Domesticating Globalization, New Economic Spaces, and Regional Polarization in Guangdong Province, China
affiliation not provided to SSRN
Yehua Dennis Wei
University of Utah - Department of Geography and Institute of Public & International Affairs
April 1, 2007
Journal of Economic and Social Geography, Vol. 98, No. 2, pp. 225-244, 2007
Concerns over the effects of globalisation and liberalisation have intensified the debates over the trajectories and underlying sources of regional inequality. This paper attempts to link macro studies of regional inequality to micro studies of local development and to expand the research on intraprovincial inequality in China to Guangdong Province. First, substantial evidence has been provided to illustrate the extent of polarisation between the Pearl River Delta (PRD) and the periphery,especially since the early 1990s. Second, it has been found that new economic spaces centred on exoproduction centres, high-tech zones, university clusters,and entrepreneurial spaces driven by the domestication of globalisation and the growth of the knowledge economy have emerged as new engines of regional growth. The orthodox notion of the PRD development as externally driven has become obsolete, and a new conceptualisation centred on the knowledge economy and integrated development better explains regional development and polarisation in Guangdong. Finally, the theoretical and policy implications of the research are discussed. The emerging form of regional development in the PRD represents an effort to make the knowledge economy the new engine of regional development and indicates that developing countries such as China are attempting to move beyond being a manufacturing assembler. The emergence of the knowledge economy in the PRD also has important implications for the recent efforts to develop the Greater Pearl River Delta, which needs to pay more attention to global networks for innovation and creativity. Moreover, the emergence of the knowledge economy makes the development of the periphery even more challenging due to the effects of self-reinforcing agglomeration and the constraints of geographical barriers.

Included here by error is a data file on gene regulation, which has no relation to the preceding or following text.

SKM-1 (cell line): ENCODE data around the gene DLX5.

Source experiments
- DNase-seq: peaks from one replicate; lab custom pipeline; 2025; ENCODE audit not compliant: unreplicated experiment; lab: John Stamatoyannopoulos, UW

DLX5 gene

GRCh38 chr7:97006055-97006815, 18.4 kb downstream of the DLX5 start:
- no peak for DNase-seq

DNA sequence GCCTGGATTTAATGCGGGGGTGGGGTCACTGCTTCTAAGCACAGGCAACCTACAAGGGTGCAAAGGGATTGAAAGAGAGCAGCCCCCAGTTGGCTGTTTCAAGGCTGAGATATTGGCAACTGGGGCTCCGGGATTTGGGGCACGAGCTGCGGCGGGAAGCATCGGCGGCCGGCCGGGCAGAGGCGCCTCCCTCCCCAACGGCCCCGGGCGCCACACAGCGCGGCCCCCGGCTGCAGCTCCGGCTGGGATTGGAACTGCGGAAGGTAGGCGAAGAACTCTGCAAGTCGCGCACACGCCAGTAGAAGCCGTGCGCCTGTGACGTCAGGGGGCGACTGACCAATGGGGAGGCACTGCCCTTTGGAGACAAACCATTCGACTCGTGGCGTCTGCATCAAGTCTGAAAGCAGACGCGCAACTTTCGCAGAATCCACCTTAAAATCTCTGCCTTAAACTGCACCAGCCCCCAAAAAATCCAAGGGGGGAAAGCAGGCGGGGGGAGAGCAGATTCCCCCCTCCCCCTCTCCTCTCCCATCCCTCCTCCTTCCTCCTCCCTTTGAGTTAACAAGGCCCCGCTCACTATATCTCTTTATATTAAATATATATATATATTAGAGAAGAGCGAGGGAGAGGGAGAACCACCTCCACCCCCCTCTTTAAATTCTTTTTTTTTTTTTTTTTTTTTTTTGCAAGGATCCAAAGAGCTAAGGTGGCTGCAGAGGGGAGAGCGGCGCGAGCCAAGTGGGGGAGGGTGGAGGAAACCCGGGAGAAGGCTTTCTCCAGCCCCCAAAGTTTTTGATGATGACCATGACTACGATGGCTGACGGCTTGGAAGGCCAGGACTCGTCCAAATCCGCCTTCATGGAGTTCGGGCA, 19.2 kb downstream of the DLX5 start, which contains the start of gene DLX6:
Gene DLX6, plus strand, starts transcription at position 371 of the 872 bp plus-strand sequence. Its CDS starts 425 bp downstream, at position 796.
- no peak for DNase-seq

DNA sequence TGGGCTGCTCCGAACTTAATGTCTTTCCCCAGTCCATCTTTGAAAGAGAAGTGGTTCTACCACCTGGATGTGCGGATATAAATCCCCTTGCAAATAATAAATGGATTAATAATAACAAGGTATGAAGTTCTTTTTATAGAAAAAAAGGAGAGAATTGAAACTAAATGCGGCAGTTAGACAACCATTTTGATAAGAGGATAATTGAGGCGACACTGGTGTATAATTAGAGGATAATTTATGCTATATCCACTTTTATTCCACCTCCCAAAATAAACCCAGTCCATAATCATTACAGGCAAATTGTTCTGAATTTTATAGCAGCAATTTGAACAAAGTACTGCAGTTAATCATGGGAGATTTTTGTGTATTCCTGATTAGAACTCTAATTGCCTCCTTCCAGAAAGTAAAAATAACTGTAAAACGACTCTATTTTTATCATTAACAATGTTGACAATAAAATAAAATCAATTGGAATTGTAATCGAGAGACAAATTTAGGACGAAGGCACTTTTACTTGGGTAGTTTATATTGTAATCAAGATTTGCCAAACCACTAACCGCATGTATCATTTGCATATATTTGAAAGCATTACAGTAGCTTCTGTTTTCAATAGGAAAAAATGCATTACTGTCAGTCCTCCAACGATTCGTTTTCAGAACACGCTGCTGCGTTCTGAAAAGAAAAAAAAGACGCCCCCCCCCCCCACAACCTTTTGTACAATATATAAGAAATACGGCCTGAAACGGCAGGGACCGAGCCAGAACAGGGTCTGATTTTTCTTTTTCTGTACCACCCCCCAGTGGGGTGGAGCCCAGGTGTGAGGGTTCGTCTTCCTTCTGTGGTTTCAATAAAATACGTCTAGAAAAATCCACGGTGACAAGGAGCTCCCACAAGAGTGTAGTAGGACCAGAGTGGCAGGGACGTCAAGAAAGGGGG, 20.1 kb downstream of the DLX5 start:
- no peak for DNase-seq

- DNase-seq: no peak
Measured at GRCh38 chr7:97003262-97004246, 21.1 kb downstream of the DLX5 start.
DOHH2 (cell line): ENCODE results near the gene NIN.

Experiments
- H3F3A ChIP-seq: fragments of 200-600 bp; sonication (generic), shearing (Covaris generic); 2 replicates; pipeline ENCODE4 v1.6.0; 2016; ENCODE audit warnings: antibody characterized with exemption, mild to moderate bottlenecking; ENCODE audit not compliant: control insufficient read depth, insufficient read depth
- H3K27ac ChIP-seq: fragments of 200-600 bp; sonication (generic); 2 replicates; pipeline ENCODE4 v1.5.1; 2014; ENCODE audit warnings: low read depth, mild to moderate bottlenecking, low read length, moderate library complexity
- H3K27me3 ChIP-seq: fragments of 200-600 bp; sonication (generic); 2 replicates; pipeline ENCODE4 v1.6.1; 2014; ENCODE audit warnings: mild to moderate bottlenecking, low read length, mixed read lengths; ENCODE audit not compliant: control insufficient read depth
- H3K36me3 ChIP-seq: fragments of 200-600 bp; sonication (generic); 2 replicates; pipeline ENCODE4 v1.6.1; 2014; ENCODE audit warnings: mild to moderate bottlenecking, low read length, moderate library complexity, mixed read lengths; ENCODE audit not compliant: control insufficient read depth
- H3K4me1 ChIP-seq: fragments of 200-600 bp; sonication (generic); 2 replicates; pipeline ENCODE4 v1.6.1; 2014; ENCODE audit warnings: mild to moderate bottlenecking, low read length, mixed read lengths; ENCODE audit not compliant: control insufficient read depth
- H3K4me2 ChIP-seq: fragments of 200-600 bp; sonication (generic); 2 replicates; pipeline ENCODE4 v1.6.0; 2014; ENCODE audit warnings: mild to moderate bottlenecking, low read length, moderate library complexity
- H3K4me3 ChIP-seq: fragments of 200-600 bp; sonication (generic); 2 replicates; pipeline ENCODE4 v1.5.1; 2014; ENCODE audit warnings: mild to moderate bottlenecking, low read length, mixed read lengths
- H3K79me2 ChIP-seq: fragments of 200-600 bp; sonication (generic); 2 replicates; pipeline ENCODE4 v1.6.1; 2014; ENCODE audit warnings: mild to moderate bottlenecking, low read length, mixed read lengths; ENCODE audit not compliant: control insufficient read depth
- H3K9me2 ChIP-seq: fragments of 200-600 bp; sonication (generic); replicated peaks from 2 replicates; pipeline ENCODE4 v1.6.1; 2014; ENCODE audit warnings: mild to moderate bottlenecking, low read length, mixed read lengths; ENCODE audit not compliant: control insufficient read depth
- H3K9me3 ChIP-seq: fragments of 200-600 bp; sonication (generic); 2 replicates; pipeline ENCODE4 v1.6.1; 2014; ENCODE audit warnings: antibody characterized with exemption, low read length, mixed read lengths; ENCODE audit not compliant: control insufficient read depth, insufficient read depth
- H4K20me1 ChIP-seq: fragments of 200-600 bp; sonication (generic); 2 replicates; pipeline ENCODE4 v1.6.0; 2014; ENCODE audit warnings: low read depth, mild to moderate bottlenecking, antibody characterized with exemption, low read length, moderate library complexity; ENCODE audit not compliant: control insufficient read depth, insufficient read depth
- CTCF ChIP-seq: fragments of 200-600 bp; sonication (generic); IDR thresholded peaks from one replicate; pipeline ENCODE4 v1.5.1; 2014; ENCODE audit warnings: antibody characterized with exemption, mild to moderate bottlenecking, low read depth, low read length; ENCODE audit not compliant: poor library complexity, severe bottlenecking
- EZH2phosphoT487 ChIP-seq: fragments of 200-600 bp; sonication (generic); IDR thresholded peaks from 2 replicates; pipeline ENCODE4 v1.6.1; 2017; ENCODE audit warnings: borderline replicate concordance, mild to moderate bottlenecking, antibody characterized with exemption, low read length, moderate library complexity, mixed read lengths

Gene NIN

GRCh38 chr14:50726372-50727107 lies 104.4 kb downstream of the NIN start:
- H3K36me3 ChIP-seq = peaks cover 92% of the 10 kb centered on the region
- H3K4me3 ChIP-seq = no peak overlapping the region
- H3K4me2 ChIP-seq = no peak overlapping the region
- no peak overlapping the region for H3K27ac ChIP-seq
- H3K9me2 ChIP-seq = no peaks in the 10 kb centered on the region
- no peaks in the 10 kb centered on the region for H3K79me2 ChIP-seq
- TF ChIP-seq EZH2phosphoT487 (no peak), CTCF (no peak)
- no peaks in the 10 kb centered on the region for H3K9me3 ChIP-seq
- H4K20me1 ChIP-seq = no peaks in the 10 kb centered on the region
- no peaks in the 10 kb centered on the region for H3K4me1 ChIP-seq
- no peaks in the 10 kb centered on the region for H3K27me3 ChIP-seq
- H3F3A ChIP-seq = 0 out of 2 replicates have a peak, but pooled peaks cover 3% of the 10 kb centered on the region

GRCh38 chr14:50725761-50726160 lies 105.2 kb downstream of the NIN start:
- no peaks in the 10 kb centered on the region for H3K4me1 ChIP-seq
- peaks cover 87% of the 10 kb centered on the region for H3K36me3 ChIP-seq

Number of Pages in PDF File: 20
Keywords: Globalisation, regional inequality, polarisation, Pearl River Delta, China
JEL Classification: O100, O180, O190Accepted Paper Series
Date posted: February 28, 2010
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